Pickled Tomatillos Canning Recipe

how to pickle tomatillos

Every year when I start my garden, I always set a goal of which plants I want to grow and what I plan on doing with them when it comes time to harvest. From squash, tomatoes and peppers there are the standards, but I always love growing a tomatillo plant or two as well. The dense tomato like fruit is great for making salsa verde, using in tamales and other recipes. They look like little lanterns while growing and each year I find more recipes to use them in.

But this year I made a mistake. The plants I had started had all but failed, so I ordered 1 Tomatillo plant from the greenhouse. Then a few of my starters seemed to take off, but their labels were long gone. I planted them anyway. And in between a handful of mystery tomatoes were several tomatillo plants – and one that somehow got into the landscaping.

Don’t get me wrong – I’m not complaining! The more the merrier when it comes to canning season, but the 1-2 plants I normally grow make enough of the salsa verde to get us through to the next season. So just what was I going to do with all of these extra tomatillos this year?

Much like several other veggies that are over producing, I’ve decided to pickle the extra tomatillos this year. That way they are preserved for when I need them and can be pulled out to replenish our salsa stash if needed later. And the best part is – pickling is so darn easy it took no time at all!


  • 1 1/2 lbs of Tomatillos
  • 6 cups of White Vinegar 5% acidity
  • 2 cups of Water
  • 1/2 cup Pickling Salt
  • Garlic and Spices- Optional


  1. Remove the husks from your tomatillos and rinse to remove any of the sticky residue left over. Slice each one into quarters. Hand pack your sliced tomatillos into your clean and warm jars. Add in your garlic and spices if you want any.
  2. In a medium sauce pan (non aluminum) add in your salt, vinegar and water. Bring to a boil and stir until your sugar and salt are dissolved.
  3. Ladle your hot vinegar mixture over your tomatillos, leaving 1/2 inch head space. It’s ok if your tomatillos stick up above this.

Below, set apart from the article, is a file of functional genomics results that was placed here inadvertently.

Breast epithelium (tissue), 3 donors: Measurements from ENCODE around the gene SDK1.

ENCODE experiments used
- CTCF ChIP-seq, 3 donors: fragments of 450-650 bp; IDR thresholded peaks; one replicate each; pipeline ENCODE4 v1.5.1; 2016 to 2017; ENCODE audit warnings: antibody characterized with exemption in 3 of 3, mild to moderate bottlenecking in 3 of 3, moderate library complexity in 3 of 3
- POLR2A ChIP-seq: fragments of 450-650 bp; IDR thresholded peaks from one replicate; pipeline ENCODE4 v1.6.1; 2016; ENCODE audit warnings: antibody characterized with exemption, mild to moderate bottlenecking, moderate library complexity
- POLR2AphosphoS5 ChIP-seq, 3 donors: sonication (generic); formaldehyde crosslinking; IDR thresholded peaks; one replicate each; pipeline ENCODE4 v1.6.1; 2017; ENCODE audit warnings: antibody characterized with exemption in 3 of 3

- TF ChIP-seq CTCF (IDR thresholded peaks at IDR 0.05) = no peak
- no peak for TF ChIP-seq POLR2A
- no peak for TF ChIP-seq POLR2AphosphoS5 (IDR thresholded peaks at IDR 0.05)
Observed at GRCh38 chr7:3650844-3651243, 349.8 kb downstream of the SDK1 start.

4. Place your lid and bands on and process with the instructions below!

Canning Instructions: 

  1. Place 8 clean pint jars on a rack in your stock pot. Fill the jars and stock pot with cool water until it completely covers the top of the jars. Cover and put on medium heat. Simmer but do not boil.
  2. Prepare 8 lid sets, put the bands aside and put the flat lids in a small sauce pan and put on medium heat. Do not boil, but keep warm through the whole process.
  3. Prepare your ingredients according to the directions above.
  4. Now, remove the jars from the warm bath. Tip them as you pull them out and pour the water back into the pan. Place them on a towel on the counter with the opening up. Do not dry them! Just put them down and put the funnel in. Put your ingredients in your jars. into each jar until there is about 1/2 inch of space in the top. Once all jars are full, take a plastic or wooden utensil and move it around to get extra air bubbles out.
  5. Take the small magnet tool and remove flat lids from their hot bath. Place over top of each jar. By hand screw on the collars, but not too tight! Remember some air still needs to get out of each jar.
  6. Place the jars back into the hot stock pot and replace the lid. Turn your temperature up to high. When it starts to do a rolling boil, start a timer for 10 minutes.
  7. After the jars have processed for 10 minutes, turn off the heat and remove the lid to the pan. Let cool for 5 minutes. Remove all the jars without tipping them and place them back on the towel. Remember – don’t towel them off!


  1. I was having trouble finding a recipe to can tomatillos that wasn’t a salsa or green sauce. This fit the bill! But the amount of sugar was missing, so I just used an equal amount of sugar as salt. I followed another online recipe for adding garlic, etc – cumin seed, habanero peppers, and some Mexican oregano were also added to the jars while packing them. Salty, tart, spicy results, softer than a cucumber pickle, of course. Throw a few in when making a salsa, add to a tartar-type sauce instead of pickle relish, or use as a garnish on taco night. Yummy!!!

    • Pretty much immediately! I tend to let them sit a week or two, but they’ve been heated and processed so they can be enjoyed immediately. But the flavor gets better over time!


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